Last year, this corner was just  a vacant lot surrounded by a brick wall.  You never know what will happen as the neighborhood grows.  Now if someone would just open a bakery - perhaps in this empty stall.

Garlic Season

Once again, we are nearing the end of our winter stay in Cairo.  We know that it is just about time to leave when we start to see the truckloads of garlic arriving in the city.

This year we encountered something approaching garlic convoys on our trips out to the Fayoum area.  The loads come in all sizes.

Eventually, most of it ends up being sold from the back of donkey carts for 2.50 EGP per kilo (about seven cents a pound).

Some friends buy it and freeze it while others hang on the balcony where it will stay usable for months.  Everyone knows the price will only rise as the year goes by and it will be selling for 10 EGP or more before next season.  There is scarcely a dish that can be prepared here without a good base of tomato and garlic.

There was garlic in everything in this meal except the salad.  And it was good!

Wednesday, March 28, 2018

A Visit to the Pyramid at Maidum

A friend asked if we would be interested in taking a trip out to the village of Maidum where his cousin lived.  We could visit the nearby pyramid while we were in the area.  We naturally responded, "Y es."

Maidum (also sometimes found as Meidum or Maydum in English transliteration) is a tiny village located about fifty miles south of Cairo near the main north-south highway that runs parallel to the Nile.

Heading south from the city toward Faiyum, the highway splits and the route toward Maidum/Asyut quickly becomes first rate desert.  It's 399 km, or about 240 miles further to Asyut.
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The black ribbon near the horizon is the road to Asyut.  We have pulled off and come up the dirt road to the top of a small hill with a good view.  The long building without windows on the right is a chicken coop.  It appears that there are a few building being constructed in this area, just barely beyond the Faiyum oasis, visible as green vegetation on the right.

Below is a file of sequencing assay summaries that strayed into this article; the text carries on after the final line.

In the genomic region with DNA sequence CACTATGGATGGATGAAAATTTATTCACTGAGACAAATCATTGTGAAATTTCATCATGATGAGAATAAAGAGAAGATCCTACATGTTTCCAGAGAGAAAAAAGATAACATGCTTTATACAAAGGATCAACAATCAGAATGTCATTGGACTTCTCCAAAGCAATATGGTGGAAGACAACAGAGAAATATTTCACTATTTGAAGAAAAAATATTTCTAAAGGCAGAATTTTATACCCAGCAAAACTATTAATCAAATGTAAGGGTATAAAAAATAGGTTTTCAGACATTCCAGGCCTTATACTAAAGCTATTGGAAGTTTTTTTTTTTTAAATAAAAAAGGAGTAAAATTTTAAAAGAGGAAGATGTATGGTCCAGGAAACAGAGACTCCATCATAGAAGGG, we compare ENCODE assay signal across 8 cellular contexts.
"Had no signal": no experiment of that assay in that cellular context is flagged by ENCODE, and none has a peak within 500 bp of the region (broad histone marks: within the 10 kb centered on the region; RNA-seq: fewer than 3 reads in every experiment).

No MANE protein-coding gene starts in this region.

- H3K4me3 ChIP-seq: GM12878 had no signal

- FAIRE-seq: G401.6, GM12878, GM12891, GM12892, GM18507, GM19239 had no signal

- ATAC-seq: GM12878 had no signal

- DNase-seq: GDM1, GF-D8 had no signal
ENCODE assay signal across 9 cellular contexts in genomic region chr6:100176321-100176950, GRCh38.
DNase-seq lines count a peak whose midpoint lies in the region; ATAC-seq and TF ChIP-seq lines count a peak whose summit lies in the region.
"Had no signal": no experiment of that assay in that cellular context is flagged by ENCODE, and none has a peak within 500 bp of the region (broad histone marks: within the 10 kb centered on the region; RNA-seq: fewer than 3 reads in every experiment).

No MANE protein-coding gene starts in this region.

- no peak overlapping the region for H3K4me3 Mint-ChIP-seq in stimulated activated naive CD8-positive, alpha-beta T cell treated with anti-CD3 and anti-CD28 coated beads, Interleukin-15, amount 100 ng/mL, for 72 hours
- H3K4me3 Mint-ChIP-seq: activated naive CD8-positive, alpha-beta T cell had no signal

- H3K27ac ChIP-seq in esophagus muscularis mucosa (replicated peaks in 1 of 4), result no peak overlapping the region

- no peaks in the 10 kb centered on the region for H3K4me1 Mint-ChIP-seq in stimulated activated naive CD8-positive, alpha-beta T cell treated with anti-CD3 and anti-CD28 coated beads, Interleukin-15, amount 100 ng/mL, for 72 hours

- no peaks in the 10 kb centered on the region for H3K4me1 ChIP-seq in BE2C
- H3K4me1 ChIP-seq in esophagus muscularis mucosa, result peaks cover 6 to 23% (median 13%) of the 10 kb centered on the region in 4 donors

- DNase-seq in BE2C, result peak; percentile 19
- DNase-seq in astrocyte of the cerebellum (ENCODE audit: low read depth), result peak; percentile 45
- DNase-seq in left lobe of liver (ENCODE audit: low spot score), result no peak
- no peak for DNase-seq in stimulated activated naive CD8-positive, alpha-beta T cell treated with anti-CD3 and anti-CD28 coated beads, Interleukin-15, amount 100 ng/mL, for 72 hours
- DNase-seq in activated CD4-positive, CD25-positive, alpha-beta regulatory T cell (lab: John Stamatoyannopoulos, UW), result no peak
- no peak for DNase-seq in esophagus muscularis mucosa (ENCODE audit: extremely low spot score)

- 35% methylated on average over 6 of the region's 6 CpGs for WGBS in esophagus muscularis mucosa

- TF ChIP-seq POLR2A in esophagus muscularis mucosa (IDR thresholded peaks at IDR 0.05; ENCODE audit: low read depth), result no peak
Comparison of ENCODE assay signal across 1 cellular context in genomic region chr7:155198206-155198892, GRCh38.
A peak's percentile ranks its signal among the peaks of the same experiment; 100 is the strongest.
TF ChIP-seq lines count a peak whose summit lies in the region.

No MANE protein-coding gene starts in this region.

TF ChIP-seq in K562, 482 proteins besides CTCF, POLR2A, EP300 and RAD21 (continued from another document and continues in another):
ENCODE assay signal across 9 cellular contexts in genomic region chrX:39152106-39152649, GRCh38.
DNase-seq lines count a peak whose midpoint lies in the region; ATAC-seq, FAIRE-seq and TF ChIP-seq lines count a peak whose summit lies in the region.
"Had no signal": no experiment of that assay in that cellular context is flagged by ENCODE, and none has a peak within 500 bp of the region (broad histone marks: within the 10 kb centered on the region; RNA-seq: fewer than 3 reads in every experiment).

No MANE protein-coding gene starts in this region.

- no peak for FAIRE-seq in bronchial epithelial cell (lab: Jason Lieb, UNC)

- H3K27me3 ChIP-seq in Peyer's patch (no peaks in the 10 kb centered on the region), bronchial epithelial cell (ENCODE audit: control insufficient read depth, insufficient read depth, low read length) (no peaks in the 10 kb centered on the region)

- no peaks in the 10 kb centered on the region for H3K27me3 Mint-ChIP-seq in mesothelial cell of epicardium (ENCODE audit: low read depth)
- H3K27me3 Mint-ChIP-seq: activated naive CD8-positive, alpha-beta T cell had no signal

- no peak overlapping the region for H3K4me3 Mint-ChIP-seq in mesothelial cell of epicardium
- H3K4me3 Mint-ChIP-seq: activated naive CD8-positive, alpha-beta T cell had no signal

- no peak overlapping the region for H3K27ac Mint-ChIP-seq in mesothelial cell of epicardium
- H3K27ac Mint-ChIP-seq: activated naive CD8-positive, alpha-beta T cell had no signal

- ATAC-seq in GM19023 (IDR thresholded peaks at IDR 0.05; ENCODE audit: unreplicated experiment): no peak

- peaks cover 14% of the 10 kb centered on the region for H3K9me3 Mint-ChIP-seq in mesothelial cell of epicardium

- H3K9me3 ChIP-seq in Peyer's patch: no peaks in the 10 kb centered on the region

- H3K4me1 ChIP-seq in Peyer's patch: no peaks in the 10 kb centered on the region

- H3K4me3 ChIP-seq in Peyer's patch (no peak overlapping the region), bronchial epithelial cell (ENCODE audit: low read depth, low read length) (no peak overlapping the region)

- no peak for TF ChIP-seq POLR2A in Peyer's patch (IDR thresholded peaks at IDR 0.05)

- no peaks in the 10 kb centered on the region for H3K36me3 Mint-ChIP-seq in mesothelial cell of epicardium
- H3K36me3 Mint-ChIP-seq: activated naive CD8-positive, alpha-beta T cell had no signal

Approaching the Faiyum Oasis, farmland appears along with the occasional desert villa that makes you think of perhaps building your own fantasy castle.

On the Faiyum Oasis there are a multitude of large and small farms raising grain, onions and other crops.


Livestock seems to be mostly smaller operations, probably to meet the individual farmer's needs. 
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Water is the key to crops in the desert and there is the usual series of canals around Faiyum as well as evidence of pumping from wells.

Exit the Cairo-Asyut highway, turning East, and the Maidum pyramid appears quickly on the horizon on this clear day.
Meidum-1 Meidum-18

The village and surrounding farmland provide a picturesque setting for this unusual lone pyramid that stands some three hundred feet tall.  
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The literature credits the Maidum pyramid to Sneferu and it is possibly the next pyramid built after the Step Pyramid on the other side of the Nile.  The Wikipedia entry includes an interesting reconstruction diagram showing the original seven layers.  It appears that there is quite a bit of dispute about when the original building collapsed and shed its outer coat.

It's about another 200 miles on south to Asyut.  From there, it is reportedly a pretty drive along the Nile south to Aswan.  Linda has been wondering if perhaps we should rent a car for a month and drive some of these roads ourselves.  She has just about got me talked into it.

Monday, March 26, 2018

It's Cookie Time- by Linda

Cookies-01 Cookies-02
I have been baking since our second week here but with our shortened stay this year I have had to bake a little more often than usual. I have a reputation to uphold.  My reputation as the "Cookie Lady", that is.



Chocolate chip cookies are the most requested. I used to find chocolate chips here but have not for the last couple years so a few packages are included in my stash of things that I pack in my bags.


Cookies-07 Cookies-08
During our hot spell (it was 94-100 degrees for about three days) I did no baking but now
as our time here winds down, I find that I have a kilo of butter and several eggs remaining. It's time to step up the cookie baking.

Cookies-09 Cookies-10

Chocolate chip, peanut butter, oatmeal, molasses, chocolate mint, vanilla and orange. These are the flavors of cookies  I've made this year along with banana bread and banana muffins. 


They are all welcome gifts when we go visiting and we always have something to serve with tea when we have guests.